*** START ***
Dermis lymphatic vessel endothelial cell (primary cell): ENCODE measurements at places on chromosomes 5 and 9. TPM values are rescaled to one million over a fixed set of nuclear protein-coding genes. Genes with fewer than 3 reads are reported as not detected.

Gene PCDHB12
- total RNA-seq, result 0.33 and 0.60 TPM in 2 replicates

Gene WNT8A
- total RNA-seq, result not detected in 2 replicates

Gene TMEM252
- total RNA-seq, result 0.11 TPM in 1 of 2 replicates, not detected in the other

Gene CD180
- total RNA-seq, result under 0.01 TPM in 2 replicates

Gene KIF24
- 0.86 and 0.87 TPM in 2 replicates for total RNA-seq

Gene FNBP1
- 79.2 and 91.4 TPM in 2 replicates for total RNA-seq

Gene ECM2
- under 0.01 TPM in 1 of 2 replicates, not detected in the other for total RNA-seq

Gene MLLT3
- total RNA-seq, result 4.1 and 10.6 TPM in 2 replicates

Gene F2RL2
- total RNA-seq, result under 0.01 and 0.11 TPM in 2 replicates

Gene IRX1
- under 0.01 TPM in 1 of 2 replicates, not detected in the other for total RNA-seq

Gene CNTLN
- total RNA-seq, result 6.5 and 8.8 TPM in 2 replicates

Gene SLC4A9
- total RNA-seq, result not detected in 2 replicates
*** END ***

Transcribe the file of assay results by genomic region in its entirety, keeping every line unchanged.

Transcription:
Dermis lymphatic vessel endothelial cell (primary cell): ENCODE measurements at places on chromosomes 5 and 9. TPM values are rescaled to one million over a fixed set of nuclear protein-coding genes. Genes with fewer than 3 reads are reported as not detected.

Gene PCDHB12
- total RNA-seq, result 0.33 and 0.60 TPM in 2 replicates

Gene WNT8A
- total RNA-seq, result not detected in 2 replicates

Gene TMEM252
- total RNA-seq, result 0.11 TPM in 1 of 2 replicates, not detected in the other

Gene CD180
- total RNA-seq, result under 0.01 TPM in 2 replicates

Gene KIF24
- 0.86 and 0.87 TPM in 2 replicates for total RNA-seq

Gene FNBP1
- 79.2 and 91.4 TPM in 2 replicates for total RNA-seq

Gene ECM2
- under 0.01 TPM in 1 of 2 replicates, not detected in the other for total RNA-seq

Gene MLLT3
- total RNA-seq, result 4.1 and 10.6 TPM in 2 replicates

Gene F2RL2
- total RNA-seq, result under 0.01 and 0.11 TPM in 2 replicates

Gene IRX1
- under 0.01 TPM in 1 of 2 replicates, not detected in the other for total RNA-seq

Gene CNTLN
- total RNA-seq, result 6.5 and 8.8 TPM in 2 replicates

Gene SLC4A9
- total RNA-seq, result not detected in 2 replicates